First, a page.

Share This




More Fossils & Ruins News

Wednesday, July 23, 2014

Featured Research

from universities, journals, and other organizations


Featured Videos

from AP, Reuters, AFP, and other news services

Neil Armstrong's Post-Apollo 11 Life

Neil Armstrong's Post-Apollo 11 Life

Newsy (July 19, 2014) — Neil Armstrong gained international fame after becoming the first man to walk on the moon in 1969. But what was his life like after the historic trip? Video provided by Newsy
Powered by NewsLook.com
A Centuries' Old British Tradition Is Far from a Swan Song

A Centuries' Old British Tradition Is Far from a Swan Song

AFP (July 19, 2014) — As if it weren't enough that the Queen is the Sovereign of the UK and 15 other Commonwealth realms, she is also the owner of all Britain's unmarked swans. Duration: 02:18 Video provided by AFP
Powered by NewsLook.com
Tooth Plaque Provides Insight Into Diets Of Ancient People

Tooth Plaque Provides Insight Into Diets Of Ancient People

Newsy (July 19, 2014) — Research on plaque from ancient teeth shows that our prehistoric ancestor's had a detailed understanding of plants long before developing agriculture. Video provided by Newsy
Powered by NewsLook.com
45 Years Later, Buzz Aldrin on Walking on Moon

45 Years Later, Buzz Aldrin on Walking on Moon

AP (July 18, 2014) — Forty-five years ago Sunday, Apollo 11's Neil Armstrong and Buzz Aldrin became the first humans to set foot on the moon. Speaking at the Intrepid Sea, Air & Space Museum, Aldrin described what he was thinking right before the historic walk. (July 18) Video provided by AP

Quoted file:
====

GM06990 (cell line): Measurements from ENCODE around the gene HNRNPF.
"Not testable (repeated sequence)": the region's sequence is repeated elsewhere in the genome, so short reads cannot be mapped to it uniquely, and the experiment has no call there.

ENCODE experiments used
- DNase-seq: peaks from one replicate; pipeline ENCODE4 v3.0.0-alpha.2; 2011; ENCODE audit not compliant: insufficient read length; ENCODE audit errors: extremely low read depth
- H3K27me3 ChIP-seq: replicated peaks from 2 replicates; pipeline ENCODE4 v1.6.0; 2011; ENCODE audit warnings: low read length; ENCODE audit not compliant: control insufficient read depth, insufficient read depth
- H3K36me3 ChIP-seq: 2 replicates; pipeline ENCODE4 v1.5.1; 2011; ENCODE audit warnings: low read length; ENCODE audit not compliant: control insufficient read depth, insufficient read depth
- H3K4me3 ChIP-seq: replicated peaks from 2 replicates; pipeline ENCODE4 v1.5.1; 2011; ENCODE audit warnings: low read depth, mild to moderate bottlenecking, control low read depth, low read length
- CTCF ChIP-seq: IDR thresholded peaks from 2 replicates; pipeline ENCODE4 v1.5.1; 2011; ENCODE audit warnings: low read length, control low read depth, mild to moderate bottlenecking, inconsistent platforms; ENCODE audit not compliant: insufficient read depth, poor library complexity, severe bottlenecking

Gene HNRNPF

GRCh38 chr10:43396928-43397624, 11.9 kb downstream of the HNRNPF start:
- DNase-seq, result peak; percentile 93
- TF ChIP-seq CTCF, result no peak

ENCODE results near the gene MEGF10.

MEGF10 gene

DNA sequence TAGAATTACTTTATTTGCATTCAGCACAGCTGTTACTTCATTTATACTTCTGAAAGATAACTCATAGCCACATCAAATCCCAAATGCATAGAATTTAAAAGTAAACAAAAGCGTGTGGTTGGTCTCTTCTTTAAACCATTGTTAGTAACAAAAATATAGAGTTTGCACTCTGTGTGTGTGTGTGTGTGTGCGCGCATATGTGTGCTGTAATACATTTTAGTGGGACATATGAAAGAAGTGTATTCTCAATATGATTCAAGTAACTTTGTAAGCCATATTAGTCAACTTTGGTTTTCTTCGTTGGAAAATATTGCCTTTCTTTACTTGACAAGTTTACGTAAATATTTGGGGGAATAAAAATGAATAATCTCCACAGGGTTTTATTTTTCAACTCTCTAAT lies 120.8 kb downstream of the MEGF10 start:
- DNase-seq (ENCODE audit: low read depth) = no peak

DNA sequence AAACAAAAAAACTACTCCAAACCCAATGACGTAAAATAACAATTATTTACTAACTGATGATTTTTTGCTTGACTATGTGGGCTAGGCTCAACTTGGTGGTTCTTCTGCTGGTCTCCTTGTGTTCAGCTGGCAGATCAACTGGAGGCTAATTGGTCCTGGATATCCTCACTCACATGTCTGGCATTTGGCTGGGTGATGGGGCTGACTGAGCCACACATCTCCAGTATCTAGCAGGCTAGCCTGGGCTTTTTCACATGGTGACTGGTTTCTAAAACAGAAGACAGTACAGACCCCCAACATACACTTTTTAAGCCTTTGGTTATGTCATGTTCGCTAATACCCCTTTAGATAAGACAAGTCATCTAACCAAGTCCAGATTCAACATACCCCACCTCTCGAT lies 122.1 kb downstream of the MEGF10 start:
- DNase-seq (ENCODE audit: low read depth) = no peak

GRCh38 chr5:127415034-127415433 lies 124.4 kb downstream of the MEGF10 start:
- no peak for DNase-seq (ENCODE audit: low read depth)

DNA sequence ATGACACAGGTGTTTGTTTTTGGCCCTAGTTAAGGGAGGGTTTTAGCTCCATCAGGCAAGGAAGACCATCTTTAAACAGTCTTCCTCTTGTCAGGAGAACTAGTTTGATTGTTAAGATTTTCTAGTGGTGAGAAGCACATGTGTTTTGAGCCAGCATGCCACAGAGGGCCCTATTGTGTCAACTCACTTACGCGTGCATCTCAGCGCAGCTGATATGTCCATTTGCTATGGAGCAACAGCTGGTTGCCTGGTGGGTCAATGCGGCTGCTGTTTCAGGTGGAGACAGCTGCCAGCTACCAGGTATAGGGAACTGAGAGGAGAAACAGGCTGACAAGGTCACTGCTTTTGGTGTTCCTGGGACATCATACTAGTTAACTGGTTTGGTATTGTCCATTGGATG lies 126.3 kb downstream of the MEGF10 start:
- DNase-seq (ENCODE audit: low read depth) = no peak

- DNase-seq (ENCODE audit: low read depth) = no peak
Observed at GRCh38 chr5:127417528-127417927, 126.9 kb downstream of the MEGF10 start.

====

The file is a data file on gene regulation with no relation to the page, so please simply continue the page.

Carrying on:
Powered by NewsLook.com

Search ScienceDaily

Number of stories in archives: 140,361

Find with keyword(s):
 
Enter a keyword or phrase to search ScienceDaily for related topics and research stories.

Save/Print:
Share:  

Breaking News:
from the past week

In Other News

... from NewsDaily.com

Science News

Health News

Environment News

Technology News



Save/Print:
Share:  

Free Subscriptions


Get the latest science news with ScienceDaily's free email newsletters, updated daily and weekly. Or view hourly updated newsfeeds in your RSS reader:

Get Social & Mobile


Keep up to date with the latest news from ScienceDaily via social networks and mobile apps:

Have Feedback?


Tell us what you think of ScienceDaily -- we welcome both positive and negative comments. Have any problems using the site? Questions?
Mobile iPhone Android Web
Follow Facebook Twitter Google+
Subscribe RSS Feeds Email Newsletters
Latest Headlines Health & Medicine Mind & Brain Space & Time Matter & Energy Computers & Math Plants & Animals Earth & Climate Fossils & Ruins